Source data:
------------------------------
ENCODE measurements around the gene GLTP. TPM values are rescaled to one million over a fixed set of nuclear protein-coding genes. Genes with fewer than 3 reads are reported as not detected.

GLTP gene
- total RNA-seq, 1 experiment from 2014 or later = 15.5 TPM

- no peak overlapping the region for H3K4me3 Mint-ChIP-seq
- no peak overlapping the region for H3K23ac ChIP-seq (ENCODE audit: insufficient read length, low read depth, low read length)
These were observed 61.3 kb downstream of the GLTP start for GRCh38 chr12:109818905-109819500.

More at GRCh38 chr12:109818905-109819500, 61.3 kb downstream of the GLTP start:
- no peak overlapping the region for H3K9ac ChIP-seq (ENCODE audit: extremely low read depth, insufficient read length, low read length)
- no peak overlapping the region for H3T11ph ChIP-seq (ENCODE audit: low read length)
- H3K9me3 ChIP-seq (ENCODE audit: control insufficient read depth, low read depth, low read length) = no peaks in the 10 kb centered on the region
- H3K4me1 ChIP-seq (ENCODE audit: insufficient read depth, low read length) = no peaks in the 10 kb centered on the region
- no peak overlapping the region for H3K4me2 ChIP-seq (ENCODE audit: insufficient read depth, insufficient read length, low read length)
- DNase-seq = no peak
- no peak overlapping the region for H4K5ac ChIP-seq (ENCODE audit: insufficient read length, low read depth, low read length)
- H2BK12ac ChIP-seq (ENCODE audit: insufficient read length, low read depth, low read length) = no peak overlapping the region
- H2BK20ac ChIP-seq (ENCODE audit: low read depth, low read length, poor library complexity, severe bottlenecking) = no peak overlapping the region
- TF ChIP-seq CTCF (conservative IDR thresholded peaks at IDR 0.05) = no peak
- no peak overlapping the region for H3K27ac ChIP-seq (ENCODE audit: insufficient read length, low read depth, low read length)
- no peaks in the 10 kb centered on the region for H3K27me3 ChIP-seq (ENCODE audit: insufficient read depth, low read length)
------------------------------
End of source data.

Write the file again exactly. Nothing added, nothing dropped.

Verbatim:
ENCODE measurements around the gene GLTP. TPM values are rescaled to one million over a fixed set of nuclear protein-coding genes. Genes with fewer than 3 reads are reported as not detected.

GLTP gene
- total RNA-seq, 1 experiment from 2014 or later = 15.5 TPM

- no peak overlapping the region for H3K4me3 Mint-ChIP-seq
- no peak overlapping the region for H3K23ac ChIP-seq (ENCODE audit: insufficient read length, low read depth, low read length)
These were observed 61.3 kb downstream of the GLTP start for GRCh38 chr12:109818905-109819500.

More at GRCh38 chr12:109818905-109819500, 61.3 kb downstream of the GLTP start:
- no peak overlapping the region for H3K9ac ChIP-seq (ENCODE audit: extremely low read depth, insufficient read length, low read length)
- no peak overlapping the region for H3T11ph ChIP-seq (ENCODE audit: low read length)
- H3K9me3 ChIP-seq (ENCODE audit: control insufficient read depth, low read depth, low read length) = no peaks in the 10 kb centered on the region
- H3K4me1 ChIP-seq (ENCODE audit: insufficient read depth, low read length) = no peaks in the 10 kb centered on the region
- no peak overlapping the region for H3K4me2 ChIP-seq (ENCODE audit: insufficient read depth, insufficient read length, low read length)
- DNase-seq = no peak
- no peak overlapping the region for H4K5ac ChIP-seq (ENCODE audit: insufficient read length, low read depth, low read length)
- H2BK12ac ChIP-seq (ENCODE audit: insufficient read length, low read depth, low read length) = no peak overlapping the region
- H2BK20ac ChIP-seq (ENCODE audit: low read depth, low read length, poor library complexity, severe bottlenecking) = no peak overlapping the region
- TF ChIP-seq CTCF (conservative IDR thresholded peaks at IDR 0.05) = no peak
- no peak overlapping the region for H3K27ac ChIP-seq (ENCODE audit: insufficient read length, low read depth, low read length)
- no peaks in the 10 kb centered on the region for H3K27me3 ChIP-seq (ENCODE audit: insufficient read depth, low read length)